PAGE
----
While there’s a lot of work to be done, the ISF committees are getting down and dirty to find solutions for the seed industry.
Communicating, engaging and changing is just a taste of what the International Seed Federation (ISF) is working to achieve this year. They’re also rolling up their sleeves to work on many other aspects of the seed industry that will help them get closer to their vision of “a world where the best quality seed is accessible to all, supporting sustainable agriculture and food security.”
In 2016, ISF set a few strategic goals:
- Innovation by moving towards consistent policies for products developed through the latest plant breeding methods.
- Promoting the harmonization of policies and regulations for phytosanitary measures for seed applied technologies.
- Encouraging biodiversity by supporting the International Treaty as the preferred tool to administer genetic resources.
- Facilitating cooperation between countries to simplify procedures for plant variety protection at an international level.
With this vision and these strategic goals top-of-mind, the various committees of ISF have their work cut out for them, and they’re diving in and getting down to the nitty-gritty work.
Facilitating the movement of seed
The International Plant Protection Convention (IPPC) has provided a number of International Standards for Phytosanitary Measures (ISPM) to serve as guidelines for countries to implement phytosanitary measures and procedures to manage the introduction and spread of plant pests.
In 2017, ISPM 38 on the international movement of seed was adopted by the IPPC. Since the adoption, ISF has been working together with national and regional seed associations to develop training materials to assist countries with the implementation of the standard.
“ISF has developed and participated in various workshops and meetings to raise awareness and provide better understanding of ISPM 38 to both industry and National Plant Protection Organizations (NPPOs),” says Rob Keene, director of International Affairs for Enza Zaden and chair of ISF’s Phytosanitary Committee. “It’s an ongoing process as all countries are at various stages of implementation, but there’s been quite a lot of collaboration between the IPPC, NPPOs and the industry since it was adopted.”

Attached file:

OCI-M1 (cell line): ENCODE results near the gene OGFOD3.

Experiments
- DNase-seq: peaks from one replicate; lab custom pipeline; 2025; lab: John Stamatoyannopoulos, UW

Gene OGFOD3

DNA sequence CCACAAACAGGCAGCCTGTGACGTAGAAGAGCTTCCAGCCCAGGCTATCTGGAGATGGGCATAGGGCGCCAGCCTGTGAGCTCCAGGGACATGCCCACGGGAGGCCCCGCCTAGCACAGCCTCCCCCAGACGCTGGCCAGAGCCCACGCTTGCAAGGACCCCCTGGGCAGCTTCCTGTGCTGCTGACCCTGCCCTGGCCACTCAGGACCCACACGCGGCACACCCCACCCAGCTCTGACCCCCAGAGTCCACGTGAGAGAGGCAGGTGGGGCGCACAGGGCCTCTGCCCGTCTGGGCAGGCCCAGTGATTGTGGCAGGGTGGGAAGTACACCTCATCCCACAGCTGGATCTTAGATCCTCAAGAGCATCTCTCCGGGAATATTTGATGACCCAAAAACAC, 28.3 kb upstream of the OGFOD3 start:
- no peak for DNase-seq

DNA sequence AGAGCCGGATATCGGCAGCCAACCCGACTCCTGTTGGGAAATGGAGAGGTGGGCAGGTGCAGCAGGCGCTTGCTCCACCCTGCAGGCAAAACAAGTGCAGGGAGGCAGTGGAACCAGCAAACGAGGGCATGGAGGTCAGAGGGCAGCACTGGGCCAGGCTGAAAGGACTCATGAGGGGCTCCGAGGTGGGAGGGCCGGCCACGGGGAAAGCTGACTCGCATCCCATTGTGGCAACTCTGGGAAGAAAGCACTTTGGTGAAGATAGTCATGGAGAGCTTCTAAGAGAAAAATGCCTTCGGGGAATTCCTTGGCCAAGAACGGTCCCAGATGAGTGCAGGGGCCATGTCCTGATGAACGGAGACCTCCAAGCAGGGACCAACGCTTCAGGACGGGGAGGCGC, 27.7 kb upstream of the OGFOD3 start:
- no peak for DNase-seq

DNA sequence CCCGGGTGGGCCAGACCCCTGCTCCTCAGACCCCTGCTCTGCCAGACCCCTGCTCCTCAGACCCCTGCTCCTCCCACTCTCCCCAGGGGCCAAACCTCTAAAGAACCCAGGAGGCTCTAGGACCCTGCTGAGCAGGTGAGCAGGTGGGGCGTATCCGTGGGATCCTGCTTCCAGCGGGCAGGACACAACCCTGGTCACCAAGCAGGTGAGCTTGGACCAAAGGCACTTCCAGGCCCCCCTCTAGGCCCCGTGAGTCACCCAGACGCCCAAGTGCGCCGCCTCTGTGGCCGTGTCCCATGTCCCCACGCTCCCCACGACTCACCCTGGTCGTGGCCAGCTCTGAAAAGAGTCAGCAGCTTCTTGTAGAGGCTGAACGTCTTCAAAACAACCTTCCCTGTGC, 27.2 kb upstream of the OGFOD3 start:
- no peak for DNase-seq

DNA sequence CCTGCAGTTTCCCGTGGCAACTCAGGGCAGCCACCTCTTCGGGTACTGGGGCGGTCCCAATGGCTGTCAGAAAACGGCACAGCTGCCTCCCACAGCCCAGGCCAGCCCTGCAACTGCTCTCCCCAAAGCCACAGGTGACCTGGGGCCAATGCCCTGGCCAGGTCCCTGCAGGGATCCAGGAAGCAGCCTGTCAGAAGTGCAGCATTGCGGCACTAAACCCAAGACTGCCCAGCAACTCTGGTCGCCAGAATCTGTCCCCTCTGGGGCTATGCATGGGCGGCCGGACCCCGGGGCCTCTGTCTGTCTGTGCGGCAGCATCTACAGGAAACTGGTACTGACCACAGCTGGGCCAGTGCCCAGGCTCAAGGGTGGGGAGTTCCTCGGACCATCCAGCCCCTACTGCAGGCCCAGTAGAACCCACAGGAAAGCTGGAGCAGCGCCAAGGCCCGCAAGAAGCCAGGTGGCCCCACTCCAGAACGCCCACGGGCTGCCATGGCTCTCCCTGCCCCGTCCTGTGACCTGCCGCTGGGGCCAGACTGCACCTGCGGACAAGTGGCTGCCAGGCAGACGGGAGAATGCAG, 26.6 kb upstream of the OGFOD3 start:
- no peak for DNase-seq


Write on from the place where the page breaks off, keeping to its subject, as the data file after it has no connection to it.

An ISPM 38 training manual has been developed by ISF to provide the industry with a better understanding of the IPPC, NPPOs, the guidelines contained within the standard and the outreach opportunities available to companies and seed associations.
ISF is also supporting the development of a systems approach for the international movement of seed. Briefly mentioned in ISPM 38, a systems approach could provide a more efficient, predictable framework for managing the pest risk associated with seed.
“Currently, importing countries manage pest risk by requiring field inspections, seed treatment or seed testing,” Keene says. “In a systems approach, importing countries would also recognize the pest risk management activities that the seed industry is doing at all stages of seed production, from pre-planting all the way through post-harvest.”
In April, the IPPC made a decision to develop an annex to ISPM 38 that would provide further guidance on implementing a systems approach for seed.
“The development of the annex will require a significant amount of time and energy, but it is positive that numerous countries and the seed industry see the systems approach as an opportunity to more efficiently move seed while still effectively managing the associated pest risk,” Keene says.
The Regulated Pest Lists
As if phytosanitary regulations and certificates weren’t already difficult enough, another challenge ISF is working on this year surrounds the Regulated Pest Lists.
“If you’re in the seed business, it’s very likely that you have often had to deal with phytosanitary certificates before you can move seeds from one country to another,” says Frank Claessens, vice president of Operations Vegetable Seeds at BASF and chair of the Subcommittee on Vegetable Seed Health of ISF. “Sometimes the procedure to obtain them is relatively easy, and other times, it leaves you confused because country requirements that have to be met for the same seed species can be contradictory. Furthermore, when countries suddenly change their requirements for seeds to be imported customer orders can be missed.”